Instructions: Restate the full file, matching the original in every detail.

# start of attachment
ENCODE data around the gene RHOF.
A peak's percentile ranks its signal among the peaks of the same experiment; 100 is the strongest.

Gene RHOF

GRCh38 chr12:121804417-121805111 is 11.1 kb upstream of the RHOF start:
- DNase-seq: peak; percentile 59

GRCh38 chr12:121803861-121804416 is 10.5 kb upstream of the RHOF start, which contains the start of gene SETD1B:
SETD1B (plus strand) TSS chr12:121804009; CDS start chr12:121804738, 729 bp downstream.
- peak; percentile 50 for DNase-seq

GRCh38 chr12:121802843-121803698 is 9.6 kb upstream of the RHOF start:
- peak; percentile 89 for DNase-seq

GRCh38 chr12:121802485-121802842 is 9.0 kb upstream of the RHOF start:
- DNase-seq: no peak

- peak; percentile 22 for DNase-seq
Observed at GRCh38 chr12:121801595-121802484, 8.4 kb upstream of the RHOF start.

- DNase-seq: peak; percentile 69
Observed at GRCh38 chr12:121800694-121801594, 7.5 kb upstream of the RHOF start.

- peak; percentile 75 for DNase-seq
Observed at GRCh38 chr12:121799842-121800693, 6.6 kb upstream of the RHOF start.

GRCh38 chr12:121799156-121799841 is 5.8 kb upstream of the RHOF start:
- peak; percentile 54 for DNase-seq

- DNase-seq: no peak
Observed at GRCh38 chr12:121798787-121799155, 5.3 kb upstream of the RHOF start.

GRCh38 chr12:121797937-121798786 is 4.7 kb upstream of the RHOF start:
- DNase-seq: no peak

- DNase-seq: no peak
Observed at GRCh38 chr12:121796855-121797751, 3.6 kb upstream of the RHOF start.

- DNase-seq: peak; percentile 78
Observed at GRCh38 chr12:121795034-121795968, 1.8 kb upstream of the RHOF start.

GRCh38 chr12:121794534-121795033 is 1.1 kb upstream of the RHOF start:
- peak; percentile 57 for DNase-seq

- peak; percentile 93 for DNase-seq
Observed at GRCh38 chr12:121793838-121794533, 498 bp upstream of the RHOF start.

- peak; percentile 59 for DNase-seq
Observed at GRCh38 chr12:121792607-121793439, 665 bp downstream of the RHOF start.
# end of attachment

ENCODE data around the gene RHOF.
A peak's percentile ranks its signal among the peaks of the same experiment; 100 is the strongest.

Gene RHOF

GRCh38 chr12:121804417-121805111 is 11.1 kb upstream of the RHOF start:
- DNase-seq: peak; percentile 59

GRCh38 chr12:121803861-121804416 is 10.5 kb upstream of the RHOF start, which contains the start of gene SETD1B:
SETD1B (plus strand) TSS chr12:121804009; CDS start chr12:121804738, 729 bp downstream.
- peak; percentile 50 for DNase-seq

GRCh38 chr12:121802843-121803698 is 9.6 kb upstream of the RHOF start:
- peak; percentile 89 for DNase-seq

GRCh38 chr12:121802485-121802842 is 9.0 kb upstream of the RHOF start:
- DNase-seq: no peak

- peak; percentile 22 for DNase-seq
Observed at GRCh38 chr12:121801595-121802484, 8.4 kb upstream of the RHOF start.

- DNase-seq: peak; percentile 69
Observed at GRCh38 chr12:121800694-121801594, 7.5 kb upstream of the RHOF start.

- peak; percentile 75 for DNase-seq
Observed at GRCh38 chr12:121799842-121800693, 6.6 kb upstream of the RHOF start.

GRCh38 chr12:121799156-121799841 is 5.8 kb upstream of the RHOF start:
- peak; percentile 54 for DNase-seq

- DNase-seq: no peak
Observed at GRCh38 chr12:121798787-121799155, 5.3 kb upstream of the RHOF start.

GRCh38 chr12:121797937-121798786 is 4.7 kb upstream of the RHOF start:
- DNase-seq: no peak

- DNase-seq: no peak
Observed at GRCh38 chr12:121796855-121797751, 3.6 kb upstream of the RHOF start.

- DNase-seq: peak; percentile 78
Observed at GRCh38 chr12:121795034-121795968, 1.8 kb upstream of the RHOF start.

GRCh38 chr12:121794534-121795033 is 1.1 kb upstream of the RHOF start:
- peak; percentile 57 for DNase-seq

- peak; percentile 93 for DNase-seq
Observed at GRCh38 chr12:121793838-121794533, 498 bp upstream of the RHOF start.

- peak; percentile 59 for DNase-seq
Observed at GRCh38 chr12:121792607-121793439, 665 bp downstream of the RHOF start.